collection 1132 - Clarence Augustus Chant fonds

Zone d'identification


UTA 1132


Clarence Augustus Chant fonds


  • 1930 (Production)

Niveau de description


Étendue matérielle et support

100 slides

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Nom du producteur


Notice biographique

Clarence Augustus Chant was born May 31, 1865 in Hagerman's Corner, Ontario to Christopher Chant and Elizabeth Croft. In 1882 he attended Markham High School, where he demonstrated a mathematical ability. After graduation he attended St. Catherines Collegiate Institute and York County Model School in Toronto. He left to work as an instructor in 1884, and taught at Maxwell, Osprey Township for the following three years. By 1887 he began studying mathematics and physics at the University College of the University of Toronto. Following graduation he worked for a few years as a temporary clerk, but returned to the University when he was offered a fellowship in 1891 and a year later was appointed lecturer in physics. While working at the University he became interested in astronomy, and in 1892 he joined what would become the Royal Astronomical Society of Canada. He served as president of the organization from 1904 until 1907, and also performed editing duties for the society's journal until 1956. He also contributed articles to the journal and the annual Observer's Handbook.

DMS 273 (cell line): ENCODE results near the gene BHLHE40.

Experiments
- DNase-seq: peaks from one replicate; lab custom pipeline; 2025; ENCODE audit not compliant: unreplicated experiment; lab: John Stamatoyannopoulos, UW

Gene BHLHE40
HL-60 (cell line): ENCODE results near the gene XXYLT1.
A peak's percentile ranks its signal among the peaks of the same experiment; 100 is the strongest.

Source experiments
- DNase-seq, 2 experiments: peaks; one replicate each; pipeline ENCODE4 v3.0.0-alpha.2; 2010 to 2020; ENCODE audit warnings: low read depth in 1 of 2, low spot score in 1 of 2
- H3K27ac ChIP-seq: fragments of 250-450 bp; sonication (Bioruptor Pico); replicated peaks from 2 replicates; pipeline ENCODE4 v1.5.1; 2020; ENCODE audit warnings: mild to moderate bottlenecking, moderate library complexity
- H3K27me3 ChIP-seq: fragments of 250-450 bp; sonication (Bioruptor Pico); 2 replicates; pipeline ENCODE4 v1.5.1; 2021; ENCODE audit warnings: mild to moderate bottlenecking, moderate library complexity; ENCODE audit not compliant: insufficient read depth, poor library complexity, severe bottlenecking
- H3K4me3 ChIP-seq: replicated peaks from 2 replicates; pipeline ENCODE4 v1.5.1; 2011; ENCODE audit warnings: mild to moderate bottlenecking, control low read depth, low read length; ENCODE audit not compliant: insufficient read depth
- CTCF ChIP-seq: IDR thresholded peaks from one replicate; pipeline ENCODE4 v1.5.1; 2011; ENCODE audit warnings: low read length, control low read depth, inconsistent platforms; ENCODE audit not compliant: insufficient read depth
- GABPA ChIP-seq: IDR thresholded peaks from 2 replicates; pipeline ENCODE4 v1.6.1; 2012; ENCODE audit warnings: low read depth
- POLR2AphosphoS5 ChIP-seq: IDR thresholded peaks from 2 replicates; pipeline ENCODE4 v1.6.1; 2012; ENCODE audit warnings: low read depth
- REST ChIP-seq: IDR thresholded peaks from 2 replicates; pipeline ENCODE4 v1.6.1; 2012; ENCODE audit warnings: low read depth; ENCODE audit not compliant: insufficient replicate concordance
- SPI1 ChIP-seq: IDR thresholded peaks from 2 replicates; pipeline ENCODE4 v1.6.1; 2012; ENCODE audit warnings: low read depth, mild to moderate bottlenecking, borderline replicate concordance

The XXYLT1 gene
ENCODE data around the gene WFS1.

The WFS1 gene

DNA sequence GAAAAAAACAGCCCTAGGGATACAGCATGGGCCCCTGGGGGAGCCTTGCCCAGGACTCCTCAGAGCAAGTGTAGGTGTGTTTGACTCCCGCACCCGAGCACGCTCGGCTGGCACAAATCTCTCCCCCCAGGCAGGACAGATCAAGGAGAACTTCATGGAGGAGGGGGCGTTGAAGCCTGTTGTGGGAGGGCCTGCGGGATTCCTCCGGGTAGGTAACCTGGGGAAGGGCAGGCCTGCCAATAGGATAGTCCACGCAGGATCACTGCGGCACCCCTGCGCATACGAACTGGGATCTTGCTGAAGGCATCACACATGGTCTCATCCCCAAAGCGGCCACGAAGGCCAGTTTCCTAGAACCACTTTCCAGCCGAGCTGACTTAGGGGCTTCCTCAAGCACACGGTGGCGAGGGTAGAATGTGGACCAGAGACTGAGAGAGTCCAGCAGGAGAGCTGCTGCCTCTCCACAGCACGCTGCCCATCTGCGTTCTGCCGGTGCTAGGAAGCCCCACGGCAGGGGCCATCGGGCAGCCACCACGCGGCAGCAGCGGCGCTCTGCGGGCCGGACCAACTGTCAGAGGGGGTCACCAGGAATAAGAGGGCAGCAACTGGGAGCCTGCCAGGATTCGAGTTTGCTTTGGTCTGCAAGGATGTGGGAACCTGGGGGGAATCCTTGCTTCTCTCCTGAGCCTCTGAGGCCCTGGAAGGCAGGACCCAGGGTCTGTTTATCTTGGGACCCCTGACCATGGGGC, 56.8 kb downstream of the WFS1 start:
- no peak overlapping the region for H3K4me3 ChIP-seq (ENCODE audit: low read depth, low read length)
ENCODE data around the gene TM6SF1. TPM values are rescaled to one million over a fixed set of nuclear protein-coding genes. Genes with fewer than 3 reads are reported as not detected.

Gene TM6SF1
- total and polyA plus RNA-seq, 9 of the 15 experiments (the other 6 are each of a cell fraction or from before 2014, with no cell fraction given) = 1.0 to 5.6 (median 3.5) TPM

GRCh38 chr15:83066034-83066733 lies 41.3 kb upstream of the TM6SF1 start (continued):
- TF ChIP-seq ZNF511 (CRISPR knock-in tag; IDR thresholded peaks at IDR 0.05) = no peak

He earned his Master's degree in 1900, and was granted a leave of absence to study for a Doctorate at Harvard University. He returned to Toronto with his Ph.D. in 1901 as a professor. In 1905 he introduced optical astronomy courses at the University of Toronto, and was the sole astronomer at the University until 1924. He lobbied the City of Toronto for an observatory, but the project was shelved with the advent of World War I.

In 1935, after many years of labor and the financial backing of the family of mining executive David Alexander Dunlap, his dreams of a world-class observatory for Canada were achieved with the opening of the David Dunlap Observatory. He retired from the University when the observatory opened, and moved into the Observatory House, Richmond Hill.

He is frequently referred to as the "Father of Canadian astronomy. Among the honours bestowed on him were the naming of an Asteroid after him and the Chant crater on the moon. In 1894 he married Jean Laiwlaw, and the couple had two daughters. He died while still residing at the Observatory House on November 18, 1956.

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Portée et contenu

"One hundred astronomical lantern slides", prepared by C.A. Chant. Includes slides and accompanying handbook.

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No finding aid.

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